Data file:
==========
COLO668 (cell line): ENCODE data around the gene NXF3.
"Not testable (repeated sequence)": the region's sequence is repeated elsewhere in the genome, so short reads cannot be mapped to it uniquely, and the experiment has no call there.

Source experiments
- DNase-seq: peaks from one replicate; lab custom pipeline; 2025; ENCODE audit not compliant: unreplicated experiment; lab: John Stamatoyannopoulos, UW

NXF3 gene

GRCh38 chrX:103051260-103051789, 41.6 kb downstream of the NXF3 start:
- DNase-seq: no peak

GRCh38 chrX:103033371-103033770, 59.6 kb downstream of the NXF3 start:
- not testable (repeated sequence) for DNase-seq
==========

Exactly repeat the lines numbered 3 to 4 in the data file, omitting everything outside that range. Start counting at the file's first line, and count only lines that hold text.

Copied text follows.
Source experiments
- DNase-seq: peaks from one replicate; lab custom pipeline; 2025; ENCODE audit not compliant: unreplicated experiment; lab: John Stamatoyannopoulos, UW